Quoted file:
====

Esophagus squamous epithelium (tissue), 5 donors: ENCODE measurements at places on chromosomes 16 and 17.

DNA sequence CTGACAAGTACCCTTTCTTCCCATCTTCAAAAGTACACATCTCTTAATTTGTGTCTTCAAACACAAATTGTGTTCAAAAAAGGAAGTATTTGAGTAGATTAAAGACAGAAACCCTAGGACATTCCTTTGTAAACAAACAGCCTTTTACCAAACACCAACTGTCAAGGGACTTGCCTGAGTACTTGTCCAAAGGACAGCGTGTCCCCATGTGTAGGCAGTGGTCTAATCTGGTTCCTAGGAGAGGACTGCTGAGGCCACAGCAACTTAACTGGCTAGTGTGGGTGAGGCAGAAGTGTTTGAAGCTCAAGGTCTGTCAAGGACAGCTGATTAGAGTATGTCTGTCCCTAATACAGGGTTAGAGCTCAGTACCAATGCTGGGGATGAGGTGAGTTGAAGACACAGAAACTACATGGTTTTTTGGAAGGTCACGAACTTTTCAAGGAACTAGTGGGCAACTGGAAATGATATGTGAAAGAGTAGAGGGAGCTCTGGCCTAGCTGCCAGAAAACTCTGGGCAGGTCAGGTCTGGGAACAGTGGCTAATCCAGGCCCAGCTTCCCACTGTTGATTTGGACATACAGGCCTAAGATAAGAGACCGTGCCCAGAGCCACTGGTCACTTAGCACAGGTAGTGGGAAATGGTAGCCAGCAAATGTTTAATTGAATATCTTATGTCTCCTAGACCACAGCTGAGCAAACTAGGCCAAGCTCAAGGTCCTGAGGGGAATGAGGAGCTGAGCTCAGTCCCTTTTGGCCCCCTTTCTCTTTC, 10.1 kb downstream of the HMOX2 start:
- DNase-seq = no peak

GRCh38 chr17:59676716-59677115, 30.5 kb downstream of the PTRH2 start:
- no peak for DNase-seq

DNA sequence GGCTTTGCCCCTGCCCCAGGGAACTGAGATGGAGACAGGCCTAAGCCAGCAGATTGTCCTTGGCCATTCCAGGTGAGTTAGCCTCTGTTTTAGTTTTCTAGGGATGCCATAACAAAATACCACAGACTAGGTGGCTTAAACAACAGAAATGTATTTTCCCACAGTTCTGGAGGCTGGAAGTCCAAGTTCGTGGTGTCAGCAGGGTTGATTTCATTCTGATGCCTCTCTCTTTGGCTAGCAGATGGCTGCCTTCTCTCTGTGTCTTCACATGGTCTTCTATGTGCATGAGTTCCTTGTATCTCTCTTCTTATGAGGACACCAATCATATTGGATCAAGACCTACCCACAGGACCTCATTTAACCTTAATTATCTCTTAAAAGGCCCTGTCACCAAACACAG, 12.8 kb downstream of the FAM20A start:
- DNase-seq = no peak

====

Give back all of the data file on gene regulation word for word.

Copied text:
Esophagus squamous epithelium (tissue), 5 donors: ENCODE measurements at places on chromosomes 16 and 17.

DNA sequence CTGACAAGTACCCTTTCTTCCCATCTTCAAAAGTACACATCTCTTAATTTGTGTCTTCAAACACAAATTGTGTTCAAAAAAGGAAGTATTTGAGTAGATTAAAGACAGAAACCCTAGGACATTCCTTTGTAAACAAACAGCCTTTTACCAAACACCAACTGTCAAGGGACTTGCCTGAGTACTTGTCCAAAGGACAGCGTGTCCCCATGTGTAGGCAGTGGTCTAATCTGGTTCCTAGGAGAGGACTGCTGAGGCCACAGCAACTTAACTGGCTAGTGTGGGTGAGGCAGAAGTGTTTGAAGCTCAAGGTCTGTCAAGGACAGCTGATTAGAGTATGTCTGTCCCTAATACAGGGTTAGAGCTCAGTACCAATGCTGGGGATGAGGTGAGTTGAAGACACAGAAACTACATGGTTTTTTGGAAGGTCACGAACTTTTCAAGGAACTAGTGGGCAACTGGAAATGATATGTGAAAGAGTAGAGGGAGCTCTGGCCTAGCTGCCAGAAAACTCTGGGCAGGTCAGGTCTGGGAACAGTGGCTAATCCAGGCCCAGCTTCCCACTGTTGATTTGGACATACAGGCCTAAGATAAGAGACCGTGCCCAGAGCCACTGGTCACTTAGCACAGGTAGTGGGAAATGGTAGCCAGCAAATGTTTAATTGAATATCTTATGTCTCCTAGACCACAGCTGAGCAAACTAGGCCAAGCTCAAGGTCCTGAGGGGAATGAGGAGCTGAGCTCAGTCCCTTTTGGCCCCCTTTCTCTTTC, 10.1 kb downstream of the HMOX2 start:
- DNase-seq = no peak

GRCh38 chr17:59676716-59677115, 30.5 kb downstream of the PTRH2 start:
- no peak for DNase-seq

DNA sequence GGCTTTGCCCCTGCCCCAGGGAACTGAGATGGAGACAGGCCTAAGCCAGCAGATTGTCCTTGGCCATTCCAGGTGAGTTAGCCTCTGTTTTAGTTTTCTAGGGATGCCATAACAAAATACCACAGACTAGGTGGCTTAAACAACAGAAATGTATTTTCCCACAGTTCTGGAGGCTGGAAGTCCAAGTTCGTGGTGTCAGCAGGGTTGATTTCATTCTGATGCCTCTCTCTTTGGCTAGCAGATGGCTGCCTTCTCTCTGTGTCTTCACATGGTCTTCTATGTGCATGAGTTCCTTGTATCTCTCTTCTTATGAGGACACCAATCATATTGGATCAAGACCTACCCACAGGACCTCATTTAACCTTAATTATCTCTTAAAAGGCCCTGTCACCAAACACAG, 12.8 kb downstream of the FAM20A start:
- DNase-seq = no peak